As you head up to the hillsides around Huaraz, you pass through several traditional Andean communities. Here life revolves around family, agricultural work, and the Sunday soccer game. Many houses still do not have electricity, educational resources are limited, and poverty discourages people from investing many resources in their daily lives. To experience how these local communities live and to help them through volunteer work or by participating in their daily lives, you can contact two locally based organizations.
Respons Sustainable Tourism Center (28 de Julio 821, tel. 043/42-7949, www.respons.org) is the newest and, so far, the most complete center offering a wide variety of experiences in nearby indigenous communities, such as homestays in Vicos, Umacchuco, or Huaripampa, as well as treks to lakes and the Inka Naani, a well preserved segment of the Inca road between Áncash and Huánuco. Dutch-born Guido van Es and Pablo Tadeo of Vicos, who are co-heads at the center, will offer you options in order to design your travel experience exactly as you wish.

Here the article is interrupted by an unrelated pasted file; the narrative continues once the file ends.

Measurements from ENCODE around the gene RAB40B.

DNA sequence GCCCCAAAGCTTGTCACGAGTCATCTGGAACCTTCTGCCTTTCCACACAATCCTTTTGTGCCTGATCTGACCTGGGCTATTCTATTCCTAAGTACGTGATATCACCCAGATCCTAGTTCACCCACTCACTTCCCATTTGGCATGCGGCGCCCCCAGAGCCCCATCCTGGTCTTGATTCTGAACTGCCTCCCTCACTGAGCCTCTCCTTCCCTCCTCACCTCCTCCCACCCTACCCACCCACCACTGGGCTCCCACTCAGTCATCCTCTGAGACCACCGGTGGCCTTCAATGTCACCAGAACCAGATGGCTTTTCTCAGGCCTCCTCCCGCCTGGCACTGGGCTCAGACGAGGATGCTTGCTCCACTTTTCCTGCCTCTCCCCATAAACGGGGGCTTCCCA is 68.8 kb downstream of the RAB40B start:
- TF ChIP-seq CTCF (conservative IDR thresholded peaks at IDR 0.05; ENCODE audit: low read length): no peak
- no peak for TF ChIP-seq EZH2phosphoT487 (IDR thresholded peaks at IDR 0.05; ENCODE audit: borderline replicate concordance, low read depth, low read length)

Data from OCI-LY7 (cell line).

Andean Alliance (Km 3.1 Marian Cachipampa Road, tel. 043/978-9330, www.thelazydoginn.com), a nonprofit run by the Lazy Dog Inn’s Canadian owners, tries to match your skills and availability with community projects. If you’re gardener, for example, you might end up working in a community greenhouse. Diana can arrange a homestay or camping in local towns, but you should consider staying at the inn.
© Ross Wehner and Renée del Gaudio from Moon Peru, 3rd Edition